Northern Vietnam : Hanoi, Ha Giang, Halong Bay
Sleeper train from Nanning, China to Hanoi, Vietnam was too short-lived. It was like giving someone a gift but not enough time to hold or play with it. Then, too soon, time was up.
The train boarded at 18:05. Soft sleeper meant a cozy compartment of 4 with clean white sheets and laced curtains! You get settled in, get to know your neighbours and eat the yummy goodies you brought on the train. We met 2 girlfriends visiting Hanoi and area for a week except when she spoke to her daughter on Skype, she tells her, 'Mommy's working"! We also met a retired high school teacher from SF. It was great hearing of his experience in travelling with his 2 friends as he is a 7th generation Chinese American.
I got the kids ready for bed for soon we will need to get off the train on China's side for border crossing. Sure enough, 10pm rolled around and we woke to disembark with all our luggage.
The next stop was on Vietnam's side of the border. Around midnight we got off again with our luggage. This was memorable. The night was lighted with a mix of moonlight, street lamps and flashing railway lights. We needed to cross over railway tracks to reach a very dim building. It was an official looking building with guards but terribly dark and sparse. It was lit with one or two light bulbs. We followed a long queue of bodies. The only noise being that of our children who, you'd think would be sleepy and tired but no, they were awake and chatty.
We were then awaken shortly after 5am to prepare for our arrival in Hanoi. How sad to leave our comfy 'soft-sleeper' beds.
Our first 3 days in Vietnam was spent in the Old Quarters where backpackers and tourists pack the place. We found a comfortable place to stay though i gave them a critical review for touting to be a 'homestay' instead of what it is, a hotel. The staff also discouraged us in making our own way (ie. taking the local bus) and tried selling private and packaged tours. We did connect with a few travelers whom we met through the hotel. Alvin had some bad headaches. He thinks it's due to the noise and pollution. We noticed the difference of electric scooters in China vs the fuel guzzling ones of Hanoi which made the air that much worse and walking the streets that much more unpleasant. There's also a lot more maneuvering around while walking on 'sidewalks' that are also used for parking scooters, pop-up restaurants, shops, and sometimes, in a state of disrepair.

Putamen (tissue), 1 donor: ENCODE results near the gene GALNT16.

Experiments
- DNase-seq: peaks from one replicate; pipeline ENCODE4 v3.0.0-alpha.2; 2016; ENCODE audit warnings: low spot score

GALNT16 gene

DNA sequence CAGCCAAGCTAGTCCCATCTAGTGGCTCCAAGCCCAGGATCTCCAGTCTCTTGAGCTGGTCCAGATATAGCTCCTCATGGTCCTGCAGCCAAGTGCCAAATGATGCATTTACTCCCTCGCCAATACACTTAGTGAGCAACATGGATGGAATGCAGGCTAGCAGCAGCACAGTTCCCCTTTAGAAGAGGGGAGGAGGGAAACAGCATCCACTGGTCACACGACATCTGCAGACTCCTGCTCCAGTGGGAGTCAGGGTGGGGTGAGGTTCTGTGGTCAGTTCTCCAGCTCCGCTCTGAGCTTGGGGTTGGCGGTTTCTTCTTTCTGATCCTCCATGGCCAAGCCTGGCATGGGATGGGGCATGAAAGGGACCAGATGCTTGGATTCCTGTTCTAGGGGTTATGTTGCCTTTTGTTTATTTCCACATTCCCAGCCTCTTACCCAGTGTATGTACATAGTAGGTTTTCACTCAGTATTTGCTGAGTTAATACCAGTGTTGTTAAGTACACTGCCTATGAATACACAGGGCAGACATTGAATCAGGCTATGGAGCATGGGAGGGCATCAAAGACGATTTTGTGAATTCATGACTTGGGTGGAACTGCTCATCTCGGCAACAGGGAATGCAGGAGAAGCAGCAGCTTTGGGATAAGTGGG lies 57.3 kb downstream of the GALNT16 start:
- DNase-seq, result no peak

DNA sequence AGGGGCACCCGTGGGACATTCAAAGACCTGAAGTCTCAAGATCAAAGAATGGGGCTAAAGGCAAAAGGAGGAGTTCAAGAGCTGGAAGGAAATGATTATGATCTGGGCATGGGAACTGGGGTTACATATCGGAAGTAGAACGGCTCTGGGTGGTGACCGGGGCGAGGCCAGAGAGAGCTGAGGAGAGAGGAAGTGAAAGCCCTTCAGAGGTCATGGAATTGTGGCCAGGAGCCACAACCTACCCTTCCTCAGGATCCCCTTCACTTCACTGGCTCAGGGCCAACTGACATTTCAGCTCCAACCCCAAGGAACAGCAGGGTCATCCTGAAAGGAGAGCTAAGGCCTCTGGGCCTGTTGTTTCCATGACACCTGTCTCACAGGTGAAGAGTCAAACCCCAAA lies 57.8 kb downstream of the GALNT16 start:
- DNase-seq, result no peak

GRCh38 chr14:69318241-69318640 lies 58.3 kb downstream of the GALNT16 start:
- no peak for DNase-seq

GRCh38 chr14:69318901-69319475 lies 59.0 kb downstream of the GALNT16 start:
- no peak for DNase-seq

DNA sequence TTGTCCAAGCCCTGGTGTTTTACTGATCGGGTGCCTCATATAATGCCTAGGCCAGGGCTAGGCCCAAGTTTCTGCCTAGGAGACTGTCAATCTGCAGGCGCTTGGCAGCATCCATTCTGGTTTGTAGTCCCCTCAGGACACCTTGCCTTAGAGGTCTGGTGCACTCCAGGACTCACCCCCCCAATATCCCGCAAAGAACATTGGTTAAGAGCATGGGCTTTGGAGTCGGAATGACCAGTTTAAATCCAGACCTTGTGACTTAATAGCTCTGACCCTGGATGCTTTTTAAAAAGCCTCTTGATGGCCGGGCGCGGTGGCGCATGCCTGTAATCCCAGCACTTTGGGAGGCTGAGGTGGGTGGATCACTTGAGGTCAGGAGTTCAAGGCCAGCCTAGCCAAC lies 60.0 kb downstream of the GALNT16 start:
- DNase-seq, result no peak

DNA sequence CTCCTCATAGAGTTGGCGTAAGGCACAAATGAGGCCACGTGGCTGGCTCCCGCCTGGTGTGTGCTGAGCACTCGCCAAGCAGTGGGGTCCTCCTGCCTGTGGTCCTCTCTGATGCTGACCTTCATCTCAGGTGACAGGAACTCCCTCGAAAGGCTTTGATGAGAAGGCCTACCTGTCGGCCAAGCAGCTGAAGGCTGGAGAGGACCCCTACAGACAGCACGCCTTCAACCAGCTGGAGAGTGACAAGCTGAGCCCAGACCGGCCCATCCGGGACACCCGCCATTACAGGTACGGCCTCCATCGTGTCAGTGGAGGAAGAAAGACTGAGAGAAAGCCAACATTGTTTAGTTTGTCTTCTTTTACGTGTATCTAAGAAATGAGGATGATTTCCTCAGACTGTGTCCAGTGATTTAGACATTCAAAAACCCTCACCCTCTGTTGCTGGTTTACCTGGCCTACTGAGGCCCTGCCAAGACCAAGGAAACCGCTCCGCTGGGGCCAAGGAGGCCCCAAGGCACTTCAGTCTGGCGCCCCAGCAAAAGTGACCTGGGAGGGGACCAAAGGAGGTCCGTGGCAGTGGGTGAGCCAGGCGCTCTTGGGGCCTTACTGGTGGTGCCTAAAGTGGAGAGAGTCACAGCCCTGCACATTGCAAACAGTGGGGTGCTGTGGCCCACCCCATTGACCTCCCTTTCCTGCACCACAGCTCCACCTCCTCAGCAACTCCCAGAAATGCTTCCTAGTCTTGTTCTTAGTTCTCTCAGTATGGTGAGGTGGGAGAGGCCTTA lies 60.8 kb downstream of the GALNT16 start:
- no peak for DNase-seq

Nearly everyone in this area spoke English which was nice at first because we can converse easily but it was also crowded, touristy and overly commercial.
We did visit the Hoa Lo Prison. It was hard for the kids to see such suffering but it was a worthwhile part of our study of Vietnam's history.
We also visited the Museum of Ethnology. It was excellent in giving us a glimpse of the 54 ethnic groups of this country. [Most photos were taken on my phone which is still sitting in a bag of rice.] We were there the same day as groups of French speaking kids from (what i assume) one of the International School in Hanoi. We enjoyed hearing their beautiful accents. They were about the same age as Eli and Lucy :).
5 Days in Thon Tha Village. 3 of those days were bed (& toilet) stricken for me as i caught a bout of traveler's diarrhea. Alvin and kids agreed this stay to be a highlight.
Two days after we visited the Museum of Ethology, we took a sleeper bus north into the mountains to do a homestay with Thien and his family. Thien, Zhang and their son Thu-ong are of the Tay people. Thien is also the mayor of this village and has been learning English in order to promote the survival of their tribe. He offered me a job to stay and teach English for 3 months! I'm considering :). Anyone interested?